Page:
Superfund Information Systems: Site Profile

Superfund Site:

DE REWAL CHEMICAL CO.
KINGWOOD TOWNSHIP, NJ

Cleanup Activities

On this page:

On related pages:


Background

The DeRewal Chemical Company site is located in Kingwood Township, New Jersey. From 1970 to 1973, the DeRewal Chemical Company used the site for the storage of chemicals. Chemicals handled included a range of metals, acid solutions and fertilizer nutrients and associated compounds. Numerous chemical spills were reported in 1973, including one incident in which the contents of a tank truck containing an acidic chromium solution were allowed to drain onto the soil. The DeRewal Chemical Company ceased operations at the site around 1974. The U.S. Environmental Protection Agency's (EPA's) soil cleanup has been completed and a groundwater cleanup was also performed.  The New Jersey Department of Environmental Protection (NJDEP) has initiated a groundwater monitoring program at the site.

From 1970 to 1973, the DeRewal Chemical Company used the site for the storage of chemicals. Chemicals handled included a range of metals, acid solutions, and fertilizer nutrients and associated compounds. Numerous chemical spills were reported in 1973, including one incident in which the contents of a tank truck containing an acidic chromium solution were allowed to drain onto the soil. The DeRewal Chemical Company ceased operations at the site around 1974. The site is adjacent to the Delaware River, which is used for recreation. Several residences are located near the site. The population of Kingwood Township is approximately 3,900. Site Responsibility: This site is being addressed through Federal and State actions.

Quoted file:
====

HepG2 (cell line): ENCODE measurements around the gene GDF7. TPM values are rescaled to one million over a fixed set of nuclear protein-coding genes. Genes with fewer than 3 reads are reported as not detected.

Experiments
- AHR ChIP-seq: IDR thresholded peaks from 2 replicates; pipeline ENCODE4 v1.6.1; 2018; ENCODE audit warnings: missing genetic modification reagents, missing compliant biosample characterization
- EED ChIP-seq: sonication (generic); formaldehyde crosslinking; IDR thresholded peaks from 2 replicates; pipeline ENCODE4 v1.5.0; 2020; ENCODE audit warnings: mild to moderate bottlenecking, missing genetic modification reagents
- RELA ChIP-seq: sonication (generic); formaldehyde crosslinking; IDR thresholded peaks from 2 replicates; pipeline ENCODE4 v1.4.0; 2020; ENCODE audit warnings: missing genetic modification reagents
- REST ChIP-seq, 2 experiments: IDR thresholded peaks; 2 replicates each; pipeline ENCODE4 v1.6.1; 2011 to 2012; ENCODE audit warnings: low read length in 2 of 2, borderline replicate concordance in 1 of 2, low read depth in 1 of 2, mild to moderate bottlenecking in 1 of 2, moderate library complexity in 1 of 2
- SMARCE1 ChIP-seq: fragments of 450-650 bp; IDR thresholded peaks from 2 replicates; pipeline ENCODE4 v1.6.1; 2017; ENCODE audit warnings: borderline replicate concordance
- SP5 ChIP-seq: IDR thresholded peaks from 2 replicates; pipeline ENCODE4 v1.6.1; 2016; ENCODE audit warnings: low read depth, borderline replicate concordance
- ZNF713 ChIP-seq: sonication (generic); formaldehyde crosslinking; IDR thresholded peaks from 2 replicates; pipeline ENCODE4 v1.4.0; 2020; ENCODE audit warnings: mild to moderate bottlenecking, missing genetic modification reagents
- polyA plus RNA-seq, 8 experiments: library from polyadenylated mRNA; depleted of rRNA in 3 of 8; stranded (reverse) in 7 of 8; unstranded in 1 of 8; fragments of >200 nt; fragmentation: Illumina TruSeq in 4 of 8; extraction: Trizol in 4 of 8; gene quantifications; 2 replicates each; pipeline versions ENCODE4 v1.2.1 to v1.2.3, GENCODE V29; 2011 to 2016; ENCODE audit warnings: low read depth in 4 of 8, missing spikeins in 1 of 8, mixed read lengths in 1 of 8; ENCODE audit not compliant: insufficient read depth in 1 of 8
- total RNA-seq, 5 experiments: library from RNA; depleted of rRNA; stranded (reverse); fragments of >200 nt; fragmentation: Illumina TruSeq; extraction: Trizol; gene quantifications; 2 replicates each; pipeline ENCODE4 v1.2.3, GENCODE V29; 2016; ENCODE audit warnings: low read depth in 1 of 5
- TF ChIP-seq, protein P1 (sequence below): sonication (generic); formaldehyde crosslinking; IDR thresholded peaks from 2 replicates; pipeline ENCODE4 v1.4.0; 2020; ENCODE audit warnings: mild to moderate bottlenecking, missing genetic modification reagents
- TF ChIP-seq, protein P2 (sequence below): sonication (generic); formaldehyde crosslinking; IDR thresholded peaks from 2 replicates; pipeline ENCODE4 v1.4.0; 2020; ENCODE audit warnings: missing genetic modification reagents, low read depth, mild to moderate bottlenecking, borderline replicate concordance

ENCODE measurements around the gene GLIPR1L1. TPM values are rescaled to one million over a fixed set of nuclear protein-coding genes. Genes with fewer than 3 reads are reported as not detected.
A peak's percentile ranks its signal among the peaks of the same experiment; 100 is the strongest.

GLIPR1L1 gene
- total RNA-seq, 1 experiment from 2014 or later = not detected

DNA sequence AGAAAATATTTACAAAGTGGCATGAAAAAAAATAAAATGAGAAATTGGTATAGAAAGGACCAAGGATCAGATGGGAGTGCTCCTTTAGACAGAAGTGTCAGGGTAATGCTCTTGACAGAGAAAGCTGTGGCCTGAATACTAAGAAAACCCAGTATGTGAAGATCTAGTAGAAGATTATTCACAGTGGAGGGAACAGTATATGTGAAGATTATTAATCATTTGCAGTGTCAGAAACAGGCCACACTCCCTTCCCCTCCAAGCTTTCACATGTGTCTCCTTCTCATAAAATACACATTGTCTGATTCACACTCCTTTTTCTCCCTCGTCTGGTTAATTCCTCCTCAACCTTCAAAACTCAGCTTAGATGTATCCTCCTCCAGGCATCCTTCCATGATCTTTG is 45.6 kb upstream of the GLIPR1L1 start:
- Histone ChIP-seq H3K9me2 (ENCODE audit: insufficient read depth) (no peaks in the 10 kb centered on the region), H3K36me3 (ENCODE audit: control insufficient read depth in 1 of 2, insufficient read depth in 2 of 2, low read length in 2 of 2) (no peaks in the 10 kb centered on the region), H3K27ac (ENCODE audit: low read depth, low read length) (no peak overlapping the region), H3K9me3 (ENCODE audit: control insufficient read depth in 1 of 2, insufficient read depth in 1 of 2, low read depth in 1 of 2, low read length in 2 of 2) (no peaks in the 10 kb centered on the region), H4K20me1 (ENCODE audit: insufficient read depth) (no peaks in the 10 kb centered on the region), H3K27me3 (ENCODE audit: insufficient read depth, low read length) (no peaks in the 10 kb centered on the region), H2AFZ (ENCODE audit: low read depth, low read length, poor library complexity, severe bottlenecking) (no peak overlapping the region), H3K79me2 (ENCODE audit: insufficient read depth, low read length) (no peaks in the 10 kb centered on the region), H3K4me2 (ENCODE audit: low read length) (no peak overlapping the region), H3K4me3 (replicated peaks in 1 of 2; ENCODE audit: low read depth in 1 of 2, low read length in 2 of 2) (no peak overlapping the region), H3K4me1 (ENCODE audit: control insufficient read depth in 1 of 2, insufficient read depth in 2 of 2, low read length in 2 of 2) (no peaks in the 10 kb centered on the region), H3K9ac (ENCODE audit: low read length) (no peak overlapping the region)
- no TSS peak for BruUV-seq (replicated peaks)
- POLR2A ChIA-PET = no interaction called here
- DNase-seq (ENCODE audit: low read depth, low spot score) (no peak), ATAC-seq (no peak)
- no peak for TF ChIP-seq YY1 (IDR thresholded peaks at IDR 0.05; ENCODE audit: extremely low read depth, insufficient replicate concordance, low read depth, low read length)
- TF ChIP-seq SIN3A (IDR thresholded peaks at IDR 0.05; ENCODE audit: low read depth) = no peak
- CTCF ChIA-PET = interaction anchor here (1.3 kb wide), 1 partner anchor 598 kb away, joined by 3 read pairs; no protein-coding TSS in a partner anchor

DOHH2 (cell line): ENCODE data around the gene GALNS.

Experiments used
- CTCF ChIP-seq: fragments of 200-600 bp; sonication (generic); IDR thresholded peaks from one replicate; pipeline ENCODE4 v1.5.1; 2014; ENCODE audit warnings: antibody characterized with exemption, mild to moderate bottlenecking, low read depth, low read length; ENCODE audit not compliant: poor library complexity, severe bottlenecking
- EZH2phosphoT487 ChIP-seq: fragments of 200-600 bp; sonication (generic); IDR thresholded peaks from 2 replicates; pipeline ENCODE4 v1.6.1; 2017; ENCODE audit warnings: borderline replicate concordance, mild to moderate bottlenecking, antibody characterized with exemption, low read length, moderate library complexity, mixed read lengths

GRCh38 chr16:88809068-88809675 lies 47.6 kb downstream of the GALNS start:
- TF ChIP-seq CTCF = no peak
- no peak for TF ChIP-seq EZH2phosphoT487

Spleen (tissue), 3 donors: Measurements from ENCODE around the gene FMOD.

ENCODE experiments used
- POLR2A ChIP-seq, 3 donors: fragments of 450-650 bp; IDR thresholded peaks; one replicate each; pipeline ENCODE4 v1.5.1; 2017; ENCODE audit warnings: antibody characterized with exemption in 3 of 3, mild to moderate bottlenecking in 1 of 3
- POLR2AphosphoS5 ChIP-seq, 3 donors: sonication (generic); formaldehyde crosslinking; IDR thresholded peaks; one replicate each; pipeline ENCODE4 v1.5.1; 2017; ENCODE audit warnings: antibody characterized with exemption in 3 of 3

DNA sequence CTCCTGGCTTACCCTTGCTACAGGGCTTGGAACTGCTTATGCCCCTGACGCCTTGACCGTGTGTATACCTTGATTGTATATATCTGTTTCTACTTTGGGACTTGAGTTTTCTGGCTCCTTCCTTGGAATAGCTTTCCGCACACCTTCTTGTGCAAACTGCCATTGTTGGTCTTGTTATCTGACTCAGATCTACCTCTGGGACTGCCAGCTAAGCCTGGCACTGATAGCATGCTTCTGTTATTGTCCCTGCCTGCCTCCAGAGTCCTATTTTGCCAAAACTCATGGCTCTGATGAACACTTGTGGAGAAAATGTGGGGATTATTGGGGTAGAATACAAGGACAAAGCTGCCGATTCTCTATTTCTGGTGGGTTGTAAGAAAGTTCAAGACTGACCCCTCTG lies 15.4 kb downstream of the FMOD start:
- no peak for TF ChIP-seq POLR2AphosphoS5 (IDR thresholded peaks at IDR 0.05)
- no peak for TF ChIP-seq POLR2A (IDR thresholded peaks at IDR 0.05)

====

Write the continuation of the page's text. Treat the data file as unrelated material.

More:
Top of Page


What Has Been Done to Clean Up the Site?

The treatment system for the on-site residential well was installed in 1991.  After a number of years, the residence became vacant and the well was properly abandoned.  A cultural resources mitigation action in November and December 1996 resulted in the recovery of more than 3,000 Native American artifacts, many dating back more than 1,000 years. EPA worked cooperatively with Kingwood Township and transferred all of the artifacts to the locality.

Soil cleanup started in July 1997 and finished in July 1998. About 60,000 tons of contaminated soil were excavated and disposed of off site. Restoration activities have also been completed. The State obtained a conservation easement dated January 31, 2002, which incorporated portions of the site into the Delaware River Greenway. In addition, the State purchased a portion of the site in November 2002. Construction of the system to address contaminated shallow groundwater started in July 2003 and finished in September 2003.

EPA has conducted four five-year reviews at the site. These reviews ensure that the remedies put in place protect public health and the environment, and function as intended by site decision documents. The most recent review, in 2017, concluded that response actions at the site are in accordance with the remedy selected by EPA and that the remedy continues to be protective of human health and the environment.

Top of Page


What Is the Current Site Status?

The site is being addressed in two remedial phases focused on cleanup of contaminated soils and shallow groundwater.

Entire Site: Based on studies of the contamination at the site, EPA selected a remedy that included: (1) excavation of contaminated soil; (2) on-site thermal treatment of organic-contaminated soil; (3) on-site solidification and stabilization of the thermally treated soil and the inorganic-contaminated soil; (4) extraction of shallow contaminated groundwater with off-site disposal at an approved industrial wastewater treatment facility; (5) provision of a treatment system for the on-site residential well; and (6) monitoring to ensure the effectiveness of the remedy.

After reviewing additional data gathered during the design process, and presenting its findings to the public, EPA changed the remedy for the organic-contaminated soil from on-site to off-site thermal treatment in December 1994. EPA changed the remedy for the inorganic-contaminated soil to off-site treatment and disposal in June 1997. Chromium-contaminated soil located below the water table would also not be excavated since it was not a source of groundwater contamination.

Operation of the groundwater remediation system has been suspended.  NJDEP has initiated a groundwater monitoring program at the site.

Top of Page